Folic Acid (Folate)
Although it’s been more than thirty years now, I can still vividly remember the moment I first realized that a new little life was forming inside of me. At that time, I was still in college and not really planning on adding to my family. The nurse at the on-campus clinic where I had my pregnancy test done, was so used to dealing with unwanted pregnancies, that she was ready to commiserate with me on my bad luck, until she realized that I was married and that it was actually good news!
Before even considering how a new baby would impact my life, I experienced that first joyful knowledge that a little person was busy developing inside the nice warm place my body had provided for him. The point is, by the time that moment came, the baby was already six weeks along, and had been counting on me to provide all the nutrients he would need to eventually develop into a strong healthy newborn.
Prevent birth defects
One of those nutrients is a B Vitamin called Folate or Folic Acid. Although it is needed in very small amounts, about 600 micrograms a day for pregnant moms, Folic Acid is of monumental importance in new cell formation and the prevention of birth defects. So even if you are not now pregnant, if you could become pregnant, you need to maintain a healthy diet, which includes getting enough folate.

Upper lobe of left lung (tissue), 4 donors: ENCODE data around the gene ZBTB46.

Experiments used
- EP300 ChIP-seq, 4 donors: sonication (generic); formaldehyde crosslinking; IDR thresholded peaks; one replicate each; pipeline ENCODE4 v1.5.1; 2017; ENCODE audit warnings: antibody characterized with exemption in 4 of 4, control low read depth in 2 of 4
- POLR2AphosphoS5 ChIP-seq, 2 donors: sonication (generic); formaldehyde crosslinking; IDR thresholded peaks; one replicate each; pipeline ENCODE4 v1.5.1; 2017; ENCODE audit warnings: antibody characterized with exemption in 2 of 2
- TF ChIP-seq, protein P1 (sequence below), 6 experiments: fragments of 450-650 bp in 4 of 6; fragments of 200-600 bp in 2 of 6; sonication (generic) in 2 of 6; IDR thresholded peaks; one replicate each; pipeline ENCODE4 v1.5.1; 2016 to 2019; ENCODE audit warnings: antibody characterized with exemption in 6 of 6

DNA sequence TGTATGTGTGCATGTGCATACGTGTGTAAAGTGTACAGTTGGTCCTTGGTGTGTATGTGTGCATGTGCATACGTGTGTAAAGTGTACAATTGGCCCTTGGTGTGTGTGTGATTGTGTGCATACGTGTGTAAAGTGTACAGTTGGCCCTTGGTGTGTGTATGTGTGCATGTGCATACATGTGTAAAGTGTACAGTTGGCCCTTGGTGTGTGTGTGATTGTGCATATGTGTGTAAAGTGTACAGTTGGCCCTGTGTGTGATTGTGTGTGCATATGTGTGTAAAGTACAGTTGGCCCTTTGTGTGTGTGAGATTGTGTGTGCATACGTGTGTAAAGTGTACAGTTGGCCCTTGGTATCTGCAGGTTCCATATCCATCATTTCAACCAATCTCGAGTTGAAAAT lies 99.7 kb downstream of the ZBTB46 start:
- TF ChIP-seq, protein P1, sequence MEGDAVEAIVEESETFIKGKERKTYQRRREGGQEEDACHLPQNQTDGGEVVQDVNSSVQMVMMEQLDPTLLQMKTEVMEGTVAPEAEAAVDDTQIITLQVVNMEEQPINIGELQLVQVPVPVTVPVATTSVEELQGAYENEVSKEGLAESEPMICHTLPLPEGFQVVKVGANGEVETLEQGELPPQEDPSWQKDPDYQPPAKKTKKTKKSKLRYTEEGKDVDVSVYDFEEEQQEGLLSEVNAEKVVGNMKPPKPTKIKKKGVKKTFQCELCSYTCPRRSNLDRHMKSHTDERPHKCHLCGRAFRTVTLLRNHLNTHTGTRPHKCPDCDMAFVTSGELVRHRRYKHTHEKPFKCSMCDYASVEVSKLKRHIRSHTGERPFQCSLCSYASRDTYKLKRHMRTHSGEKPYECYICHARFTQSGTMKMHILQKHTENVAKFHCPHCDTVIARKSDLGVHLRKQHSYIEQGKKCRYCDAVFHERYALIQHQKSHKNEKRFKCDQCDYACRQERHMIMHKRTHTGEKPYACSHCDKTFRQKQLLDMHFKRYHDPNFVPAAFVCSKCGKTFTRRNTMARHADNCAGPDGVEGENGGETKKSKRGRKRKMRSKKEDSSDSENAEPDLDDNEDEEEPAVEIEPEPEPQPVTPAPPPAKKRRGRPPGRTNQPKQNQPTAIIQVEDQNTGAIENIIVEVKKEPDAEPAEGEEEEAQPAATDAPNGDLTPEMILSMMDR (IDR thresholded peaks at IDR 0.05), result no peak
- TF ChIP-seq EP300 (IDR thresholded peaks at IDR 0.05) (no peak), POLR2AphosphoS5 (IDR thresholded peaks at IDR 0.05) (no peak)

Besides a vitamin supplement, some good sources of Folate are Green Leafy Vegetables, Fortified Grain Products, Legumes, Seeds, Liver and Citrus Fruits. These sources provide a lot of opportunities for you to choose foods that are rich in Folate. A salad made of dark greens and garnished with sunflower seeds is just one example. Chili made with several types of beans served with a whole-grain, even seeded, roll is another.
Not just for pregnant moms
Oh, and Folic Acid isn’t just for pregnant moms. It is important for everyone to get enough of this B vitamin, including children and adults. Recently, it has been shown that in addition to helping with the formation of new cells, Folate also helps with the breakdown of homocysteine, which when it builds up in your blood, is correlated with an increased risk of clotting and deterioration of artery walls. For this reason, Folate is believed to be a factor in preventing heart disease. Also, a deficiency of Folate could lead to a Vitamin B12 deficiency.
Whatever your age, it is important to get enough Folate in your diet, but if there is a possibility that you could soon end up eating for two, it is even more vital.
Eat and be healthy with my warmest regards,